Neill Blomkamp’s 2009 breakthrough directorial feature District 9 was an innovative, critically-acclaimed science fiction film made on a reasonable budget with an unknown cast. The film grossed over a hundred million dollars in the U.S. and went on to earn a surprise Best Picture nomination at the Academy Awards. The strange little gem of a movie basically had three things in its favor which largely contributed to its success: 1) A unique guerilla marketing campaign, mostly made up of interesting video clips intended to go viral. 2) A “documentary” style that helped give the film its unique look, fostering interest in the project and differentiating it from typical summer fare. 3) The name “Peter Jackson” on the project certainly didn’t do any harm to the film, showing audiences that a popular filmmaker believed in the project. Unfortunately, after a four year wait, Blomkamp’s follow-up film Elysium doesn’t really have anything similar going for it.
Set just far enough in the future to seem somewhat plausible (2154), Elysium is the story of Max Da Costa (an unbelievably miscast Matt Damon), a factory laborer and ex-criminal who dreams of living on Elysium, a lavish habitat designed solely for the rich floating just above the earth’s atmosphere and visible from a downtrodden, over-populated Los Angeles, as if taunting the dregs of society still stuck on earth. On Elysium, the rich can do all kinds of things, such as stepping into a futuristic healing chamber (an idea explored somewhat in 2012’s Prometheus and 2013’s recent The Wolverine) and heal their wounds/diseases/illnesses almost instantly. Elysium is largely ruled over by Secretary of Defense Delacourt (a befuddingly-accented Jodie Foster), and she rules it with an iron fist, shooting down illegals who attempt to enter the restricted paradise on a regular interval. When Max is exposed to a lethal dose of radiation, he needs to get to Elysium to cure himself. His plans are complicated when he is asked by long lost friend Frey (Alice Braga) to take her daughter along with him, who is suffering from leukemia.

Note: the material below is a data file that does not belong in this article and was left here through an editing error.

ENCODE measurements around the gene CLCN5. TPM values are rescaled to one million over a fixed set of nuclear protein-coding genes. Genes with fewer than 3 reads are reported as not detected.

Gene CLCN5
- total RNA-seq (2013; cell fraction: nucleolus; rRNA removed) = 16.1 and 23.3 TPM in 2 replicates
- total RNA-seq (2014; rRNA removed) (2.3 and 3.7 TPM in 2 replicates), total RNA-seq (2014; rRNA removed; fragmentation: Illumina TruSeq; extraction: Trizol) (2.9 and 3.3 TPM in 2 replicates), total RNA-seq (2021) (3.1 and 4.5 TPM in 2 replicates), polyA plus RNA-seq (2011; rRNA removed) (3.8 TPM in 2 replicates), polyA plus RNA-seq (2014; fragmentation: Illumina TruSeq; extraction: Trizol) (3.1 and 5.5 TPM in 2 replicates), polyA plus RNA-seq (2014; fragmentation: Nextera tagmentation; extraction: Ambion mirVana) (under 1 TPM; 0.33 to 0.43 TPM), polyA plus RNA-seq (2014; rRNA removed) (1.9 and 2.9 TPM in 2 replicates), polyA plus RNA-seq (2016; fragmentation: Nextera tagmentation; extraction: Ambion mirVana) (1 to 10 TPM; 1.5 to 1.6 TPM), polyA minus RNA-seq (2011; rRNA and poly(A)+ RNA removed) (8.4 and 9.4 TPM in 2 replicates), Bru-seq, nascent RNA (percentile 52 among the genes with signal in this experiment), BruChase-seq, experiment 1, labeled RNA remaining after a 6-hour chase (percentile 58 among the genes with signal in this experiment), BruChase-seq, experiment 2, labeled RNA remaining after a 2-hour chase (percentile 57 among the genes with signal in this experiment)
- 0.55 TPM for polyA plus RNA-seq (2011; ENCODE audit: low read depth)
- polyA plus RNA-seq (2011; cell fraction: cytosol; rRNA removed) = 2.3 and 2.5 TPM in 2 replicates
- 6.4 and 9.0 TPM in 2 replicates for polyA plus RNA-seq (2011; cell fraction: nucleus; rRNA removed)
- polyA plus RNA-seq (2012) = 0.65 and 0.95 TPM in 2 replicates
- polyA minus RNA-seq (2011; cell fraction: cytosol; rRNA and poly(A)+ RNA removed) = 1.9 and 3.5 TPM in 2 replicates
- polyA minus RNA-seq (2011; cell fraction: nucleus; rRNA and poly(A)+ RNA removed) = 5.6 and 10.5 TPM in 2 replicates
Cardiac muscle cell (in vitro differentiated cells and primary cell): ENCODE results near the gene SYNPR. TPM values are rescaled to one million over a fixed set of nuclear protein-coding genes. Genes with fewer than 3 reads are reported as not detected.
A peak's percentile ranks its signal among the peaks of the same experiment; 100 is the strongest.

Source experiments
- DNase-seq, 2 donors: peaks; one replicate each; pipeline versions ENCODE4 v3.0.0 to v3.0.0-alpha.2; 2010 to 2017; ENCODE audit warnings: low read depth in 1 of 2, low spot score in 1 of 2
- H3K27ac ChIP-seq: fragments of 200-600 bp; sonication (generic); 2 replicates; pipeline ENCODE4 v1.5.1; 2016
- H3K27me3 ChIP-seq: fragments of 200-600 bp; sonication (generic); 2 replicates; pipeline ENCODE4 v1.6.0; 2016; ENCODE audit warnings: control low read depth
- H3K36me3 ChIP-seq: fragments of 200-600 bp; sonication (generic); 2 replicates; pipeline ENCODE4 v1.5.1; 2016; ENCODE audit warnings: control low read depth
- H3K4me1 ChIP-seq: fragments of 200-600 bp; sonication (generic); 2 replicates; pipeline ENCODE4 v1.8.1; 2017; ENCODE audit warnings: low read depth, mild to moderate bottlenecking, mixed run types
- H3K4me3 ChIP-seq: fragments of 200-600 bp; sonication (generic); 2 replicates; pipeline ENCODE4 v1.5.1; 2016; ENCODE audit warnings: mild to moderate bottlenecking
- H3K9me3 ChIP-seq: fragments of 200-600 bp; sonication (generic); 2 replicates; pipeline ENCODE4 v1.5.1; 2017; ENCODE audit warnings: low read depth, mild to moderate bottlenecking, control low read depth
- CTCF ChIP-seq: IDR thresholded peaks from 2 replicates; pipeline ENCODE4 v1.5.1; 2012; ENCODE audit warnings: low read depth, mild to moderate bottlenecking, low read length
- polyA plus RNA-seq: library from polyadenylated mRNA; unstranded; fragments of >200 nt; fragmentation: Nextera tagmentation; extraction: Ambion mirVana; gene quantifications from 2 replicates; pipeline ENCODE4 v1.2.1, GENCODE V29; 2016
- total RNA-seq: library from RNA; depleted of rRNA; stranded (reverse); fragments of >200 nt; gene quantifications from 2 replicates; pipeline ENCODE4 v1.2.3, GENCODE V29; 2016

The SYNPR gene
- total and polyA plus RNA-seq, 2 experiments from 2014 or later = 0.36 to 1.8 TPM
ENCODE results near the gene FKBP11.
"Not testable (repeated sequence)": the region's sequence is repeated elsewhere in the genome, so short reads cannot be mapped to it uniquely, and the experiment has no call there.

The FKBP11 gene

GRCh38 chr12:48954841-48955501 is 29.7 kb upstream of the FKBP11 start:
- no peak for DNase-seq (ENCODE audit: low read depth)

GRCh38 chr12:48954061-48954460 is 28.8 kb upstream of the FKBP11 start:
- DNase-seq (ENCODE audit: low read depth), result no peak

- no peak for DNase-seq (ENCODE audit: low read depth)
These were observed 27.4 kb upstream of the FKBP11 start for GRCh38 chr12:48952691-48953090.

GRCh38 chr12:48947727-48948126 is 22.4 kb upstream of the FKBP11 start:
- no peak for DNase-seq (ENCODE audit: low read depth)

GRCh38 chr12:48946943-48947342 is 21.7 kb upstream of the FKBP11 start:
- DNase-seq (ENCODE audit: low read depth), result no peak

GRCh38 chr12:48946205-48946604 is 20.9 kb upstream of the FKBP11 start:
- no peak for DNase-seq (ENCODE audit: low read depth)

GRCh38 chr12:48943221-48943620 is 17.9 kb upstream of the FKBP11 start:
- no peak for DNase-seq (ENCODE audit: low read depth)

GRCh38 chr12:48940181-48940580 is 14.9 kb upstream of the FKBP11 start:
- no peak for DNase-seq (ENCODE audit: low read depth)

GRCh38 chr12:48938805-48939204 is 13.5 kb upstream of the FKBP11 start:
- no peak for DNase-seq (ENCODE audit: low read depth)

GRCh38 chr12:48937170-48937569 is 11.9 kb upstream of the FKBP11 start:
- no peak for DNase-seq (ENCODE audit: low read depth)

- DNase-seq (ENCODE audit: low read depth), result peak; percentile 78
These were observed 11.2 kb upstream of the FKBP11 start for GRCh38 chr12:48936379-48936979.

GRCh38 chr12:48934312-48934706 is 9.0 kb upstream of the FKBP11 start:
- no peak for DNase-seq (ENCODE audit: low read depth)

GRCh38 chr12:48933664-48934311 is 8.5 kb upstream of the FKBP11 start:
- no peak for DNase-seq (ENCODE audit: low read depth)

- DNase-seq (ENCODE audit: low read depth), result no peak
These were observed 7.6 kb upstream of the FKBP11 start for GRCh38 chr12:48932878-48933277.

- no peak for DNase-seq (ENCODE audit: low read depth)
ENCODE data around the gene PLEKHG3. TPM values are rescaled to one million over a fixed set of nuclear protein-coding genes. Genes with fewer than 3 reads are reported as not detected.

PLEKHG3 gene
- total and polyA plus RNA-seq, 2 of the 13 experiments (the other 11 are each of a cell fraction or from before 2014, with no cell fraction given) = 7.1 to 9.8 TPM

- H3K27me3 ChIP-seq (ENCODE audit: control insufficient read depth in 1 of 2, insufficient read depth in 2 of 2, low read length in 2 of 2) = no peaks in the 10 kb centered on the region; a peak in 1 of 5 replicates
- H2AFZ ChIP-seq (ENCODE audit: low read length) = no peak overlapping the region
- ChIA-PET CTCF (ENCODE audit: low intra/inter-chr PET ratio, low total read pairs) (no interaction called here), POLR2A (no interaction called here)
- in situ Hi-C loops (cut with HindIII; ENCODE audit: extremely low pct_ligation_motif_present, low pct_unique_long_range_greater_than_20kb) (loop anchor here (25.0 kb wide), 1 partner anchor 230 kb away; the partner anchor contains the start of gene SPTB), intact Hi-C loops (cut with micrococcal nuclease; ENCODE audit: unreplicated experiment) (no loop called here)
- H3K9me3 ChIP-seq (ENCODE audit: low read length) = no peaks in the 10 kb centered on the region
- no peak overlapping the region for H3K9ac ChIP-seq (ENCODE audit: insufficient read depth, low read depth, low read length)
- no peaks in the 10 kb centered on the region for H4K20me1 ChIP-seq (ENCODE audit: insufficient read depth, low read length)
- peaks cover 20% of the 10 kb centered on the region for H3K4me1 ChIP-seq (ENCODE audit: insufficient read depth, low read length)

Elysium strives to feel as important of a film as District 9, but it just doesn’t carry the weight of that film. District 9 was a haunting film in a lot of ways because how realistic it felt. The documentary aspect certainly added a level of realism, as did the script, mined from Blomkamp’s personal experiences in South Africa. It also helped that actors in the film were largely unknown to American audiences, making them seem much more like real people (Copley’s portrayal of Wikus deserved an Academy nom). In Elysium, Jodie Foster and Matt Damon just look like Jodie Foster and Matt Damon (except with a ridiculous accent in Foster’s case and a ridiculous shaved-head/tattoo look in Damon’s case). Elysium looks somewhat like District 9, just without the documentary angle. It is gritty, dirty, filthy, and at least kind of realistic to look at. The technology seems like it could be plausible in 2154, and that is kind of neat. The film, unfortunately, just isn’t as good as Blomkamp’s predecessor, never reaching the heights of that amazing film.